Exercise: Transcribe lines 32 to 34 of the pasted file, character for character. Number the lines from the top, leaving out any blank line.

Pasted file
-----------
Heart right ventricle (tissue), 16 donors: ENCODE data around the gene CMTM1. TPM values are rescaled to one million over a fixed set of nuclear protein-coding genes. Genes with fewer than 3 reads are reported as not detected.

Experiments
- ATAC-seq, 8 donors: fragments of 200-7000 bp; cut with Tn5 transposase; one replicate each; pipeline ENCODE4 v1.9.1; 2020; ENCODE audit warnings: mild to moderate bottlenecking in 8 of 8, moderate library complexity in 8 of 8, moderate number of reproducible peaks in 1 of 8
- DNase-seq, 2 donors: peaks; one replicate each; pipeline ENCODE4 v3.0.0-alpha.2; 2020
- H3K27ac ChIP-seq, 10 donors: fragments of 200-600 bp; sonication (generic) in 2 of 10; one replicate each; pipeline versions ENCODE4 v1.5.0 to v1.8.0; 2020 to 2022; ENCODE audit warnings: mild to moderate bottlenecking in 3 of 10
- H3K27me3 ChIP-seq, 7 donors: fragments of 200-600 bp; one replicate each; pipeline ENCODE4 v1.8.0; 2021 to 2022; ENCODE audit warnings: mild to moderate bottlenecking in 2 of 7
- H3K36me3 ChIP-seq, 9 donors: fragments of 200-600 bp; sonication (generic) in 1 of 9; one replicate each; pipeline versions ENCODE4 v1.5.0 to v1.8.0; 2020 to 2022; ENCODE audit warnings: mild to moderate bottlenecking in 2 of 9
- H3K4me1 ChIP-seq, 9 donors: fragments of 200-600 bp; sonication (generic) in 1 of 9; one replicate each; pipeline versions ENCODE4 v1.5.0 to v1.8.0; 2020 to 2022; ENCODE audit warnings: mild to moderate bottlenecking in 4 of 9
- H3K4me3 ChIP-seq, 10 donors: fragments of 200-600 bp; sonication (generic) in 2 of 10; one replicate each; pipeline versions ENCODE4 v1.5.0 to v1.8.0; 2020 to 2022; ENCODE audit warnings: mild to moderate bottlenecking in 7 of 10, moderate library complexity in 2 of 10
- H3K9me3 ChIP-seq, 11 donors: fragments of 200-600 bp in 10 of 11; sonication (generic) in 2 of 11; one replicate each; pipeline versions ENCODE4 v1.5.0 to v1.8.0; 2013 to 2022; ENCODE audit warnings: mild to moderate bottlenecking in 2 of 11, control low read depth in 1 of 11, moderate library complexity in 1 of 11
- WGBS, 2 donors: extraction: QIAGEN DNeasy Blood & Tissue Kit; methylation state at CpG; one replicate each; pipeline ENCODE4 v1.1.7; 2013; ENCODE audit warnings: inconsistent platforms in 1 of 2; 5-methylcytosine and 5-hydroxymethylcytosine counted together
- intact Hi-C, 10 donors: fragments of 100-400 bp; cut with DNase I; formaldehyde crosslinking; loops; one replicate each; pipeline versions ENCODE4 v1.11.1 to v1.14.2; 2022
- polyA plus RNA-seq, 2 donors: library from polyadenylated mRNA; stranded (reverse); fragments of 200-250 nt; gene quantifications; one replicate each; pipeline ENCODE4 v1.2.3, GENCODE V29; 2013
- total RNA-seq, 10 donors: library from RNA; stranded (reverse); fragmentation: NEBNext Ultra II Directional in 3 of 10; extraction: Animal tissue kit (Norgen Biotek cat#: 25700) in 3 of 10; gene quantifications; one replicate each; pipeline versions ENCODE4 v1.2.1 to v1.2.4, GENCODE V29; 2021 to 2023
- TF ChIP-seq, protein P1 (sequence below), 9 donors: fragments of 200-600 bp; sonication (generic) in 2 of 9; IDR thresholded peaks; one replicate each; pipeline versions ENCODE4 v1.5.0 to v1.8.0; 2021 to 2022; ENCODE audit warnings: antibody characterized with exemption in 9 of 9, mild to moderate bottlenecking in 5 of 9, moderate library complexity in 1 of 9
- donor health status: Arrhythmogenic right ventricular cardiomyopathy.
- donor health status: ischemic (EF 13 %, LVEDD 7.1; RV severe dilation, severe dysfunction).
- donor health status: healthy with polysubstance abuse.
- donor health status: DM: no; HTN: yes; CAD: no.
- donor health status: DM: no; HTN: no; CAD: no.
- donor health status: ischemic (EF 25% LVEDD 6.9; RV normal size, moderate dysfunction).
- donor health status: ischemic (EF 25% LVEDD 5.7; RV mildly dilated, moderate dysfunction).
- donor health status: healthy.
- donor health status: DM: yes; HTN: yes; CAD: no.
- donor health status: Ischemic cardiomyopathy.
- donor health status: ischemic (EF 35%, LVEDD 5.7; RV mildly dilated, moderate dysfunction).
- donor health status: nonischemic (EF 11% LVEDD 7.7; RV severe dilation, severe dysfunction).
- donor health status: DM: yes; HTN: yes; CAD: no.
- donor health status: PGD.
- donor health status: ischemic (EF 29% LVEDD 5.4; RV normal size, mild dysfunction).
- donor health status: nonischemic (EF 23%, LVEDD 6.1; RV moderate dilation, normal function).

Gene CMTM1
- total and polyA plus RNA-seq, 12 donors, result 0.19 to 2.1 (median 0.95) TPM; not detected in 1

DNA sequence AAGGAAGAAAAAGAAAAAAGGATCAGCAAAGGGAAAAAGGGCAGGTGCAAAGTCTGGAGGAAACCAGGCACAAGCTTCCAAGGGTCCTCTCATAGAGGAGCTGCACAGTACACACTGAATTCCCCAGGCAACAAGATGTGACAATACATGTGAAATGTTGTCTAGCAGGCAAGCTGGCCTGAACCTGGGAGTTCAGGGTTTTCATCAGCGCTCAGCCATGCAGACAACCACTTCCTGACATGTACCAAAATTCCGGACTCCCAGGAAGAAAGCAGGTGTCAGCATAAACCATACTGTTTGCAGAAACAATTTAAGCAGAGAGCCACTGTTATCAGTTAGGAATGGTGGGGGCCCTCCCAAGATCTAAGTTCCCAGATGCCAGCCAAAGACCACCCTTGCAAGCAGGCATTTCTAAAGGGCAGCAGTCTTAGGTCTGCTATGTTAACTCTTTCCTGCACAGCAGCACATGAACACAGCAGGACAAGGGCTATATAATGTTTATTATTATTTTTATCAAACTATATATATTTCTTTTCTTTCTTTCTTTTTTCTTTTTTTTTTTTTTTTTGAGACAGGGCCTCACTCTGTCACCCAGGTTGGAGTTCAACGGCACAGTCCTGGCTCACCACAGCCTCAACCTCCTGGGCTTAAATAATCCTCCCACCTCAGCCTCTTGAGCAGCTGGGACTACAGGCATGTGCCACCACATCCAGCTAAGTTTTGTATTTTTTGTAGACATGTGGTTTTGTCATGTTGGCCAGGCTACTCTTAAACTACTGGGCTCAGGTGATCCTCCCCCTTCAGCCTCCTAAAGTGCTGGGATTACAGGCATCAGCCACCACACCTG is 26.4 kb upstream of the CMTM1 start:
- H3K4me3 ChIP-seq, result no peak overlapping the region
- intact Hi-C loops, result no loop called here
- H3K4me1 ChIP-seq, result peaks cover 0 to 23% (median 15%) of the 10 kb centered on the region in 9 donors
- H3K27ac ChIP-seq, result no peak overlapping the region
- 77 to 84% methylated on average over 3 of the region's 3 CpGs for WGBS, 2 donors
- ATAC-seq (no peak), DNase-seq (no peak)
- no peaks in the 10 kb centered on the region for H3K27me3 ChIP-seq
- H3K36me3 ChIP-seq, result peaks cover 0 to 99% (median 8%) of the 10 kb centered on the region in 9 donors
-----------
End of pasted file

Gene CMTM1
- total and polyA plus RNA-seq, 12 donors, result 0.19 to 2.1 (median 0.95) TPM; not detected in 1

DNA sequence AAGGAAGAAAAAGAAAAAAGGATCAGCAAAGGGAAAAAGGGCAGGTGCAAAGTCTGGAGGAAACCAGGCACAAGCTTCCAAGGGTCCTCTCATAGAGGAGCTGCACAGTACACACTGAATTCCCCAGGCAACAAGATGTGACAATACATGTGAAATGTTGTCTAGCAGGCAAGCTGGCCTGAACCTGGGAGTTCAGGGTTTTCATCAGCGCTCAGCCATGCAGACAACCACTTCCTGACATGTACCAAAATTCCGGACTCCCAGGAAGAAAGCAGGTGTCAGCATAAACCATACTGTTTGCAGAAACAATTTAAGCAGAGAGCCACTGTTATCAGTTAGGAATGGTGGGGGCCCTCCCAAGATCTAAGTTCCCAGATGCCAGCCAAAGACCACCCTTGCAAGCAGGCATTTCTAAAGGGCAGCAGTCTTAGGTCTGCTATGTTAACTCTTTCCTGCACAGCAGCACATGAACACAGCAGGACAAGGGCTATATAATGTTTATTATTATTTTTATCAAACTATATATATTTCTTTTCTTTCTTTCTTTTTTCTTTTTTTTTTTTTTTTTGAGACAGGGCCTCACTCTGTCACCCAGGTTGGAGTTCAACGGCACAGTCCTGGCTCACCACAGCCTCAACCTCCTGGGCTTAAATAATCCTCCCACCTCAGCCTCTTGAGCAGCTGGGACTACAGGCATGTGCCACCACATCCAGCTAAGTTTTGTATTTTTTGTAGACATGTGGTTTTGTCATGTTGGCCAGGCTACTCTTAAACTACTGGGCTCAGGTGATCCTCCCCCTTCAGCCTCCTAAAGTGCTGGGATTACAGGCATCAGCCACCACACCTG is 26.4 kb upstream of the CMTM1 start: